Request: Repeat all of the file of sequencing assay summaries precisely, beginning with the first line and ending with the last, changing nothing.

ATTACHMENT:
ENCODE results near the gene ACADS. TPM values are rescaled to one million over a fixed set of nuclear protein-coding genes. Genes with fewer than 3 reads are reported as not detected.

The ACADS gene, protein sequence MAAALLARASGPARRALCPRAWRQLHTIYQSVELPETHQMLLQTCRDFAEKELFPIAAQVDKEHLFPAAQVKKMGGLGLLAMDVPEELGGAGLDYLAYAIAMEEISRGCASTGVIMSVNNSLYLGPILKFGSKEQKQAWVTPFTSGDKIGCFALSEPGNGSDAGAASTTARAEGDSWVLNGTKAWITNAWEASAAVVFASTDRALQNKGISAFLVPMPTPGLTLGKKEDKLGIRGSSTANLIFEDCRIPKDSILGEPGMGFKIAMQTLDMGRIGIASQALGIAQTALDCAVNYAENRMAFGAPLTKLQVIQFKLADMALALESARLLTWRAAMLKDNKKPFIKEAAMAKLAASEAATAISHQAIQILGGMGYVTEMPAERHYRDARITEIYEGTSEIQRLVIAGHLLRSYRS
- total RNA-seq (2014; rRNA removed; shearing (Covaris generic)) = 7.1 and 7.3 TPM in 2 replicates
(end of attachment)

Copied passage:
ENCODE results near the gene ACADS. TPM values are rescaled to one million over a fixed set of nuclear protein-coding genes. Genes with fewer than 3 reads are reported as not detected.

The ACADS gene, protein sequence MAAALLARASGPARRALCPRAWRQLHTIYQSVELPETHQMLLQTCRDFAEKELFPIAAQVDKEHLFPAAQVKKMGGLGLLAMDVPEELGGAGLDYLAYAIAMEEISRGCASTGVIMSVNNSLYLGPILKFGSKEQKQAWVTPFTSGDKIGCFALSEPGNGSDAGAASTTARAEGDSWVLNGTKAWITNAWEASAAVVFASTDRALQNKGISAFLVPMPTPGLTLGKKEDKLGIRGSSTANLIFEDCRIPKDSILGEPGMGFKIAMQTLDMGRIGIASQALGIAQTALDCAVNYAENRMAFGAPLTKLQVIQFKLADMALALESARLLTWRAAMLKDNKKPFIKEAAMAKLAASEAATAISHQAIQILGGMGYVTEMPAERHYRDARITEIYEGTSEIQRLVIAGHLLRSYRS
- total RNA-seq (2014; rRNA removed; shearing (Covaris generic)) = 7.1 and 7.3 TPM in 2 replicates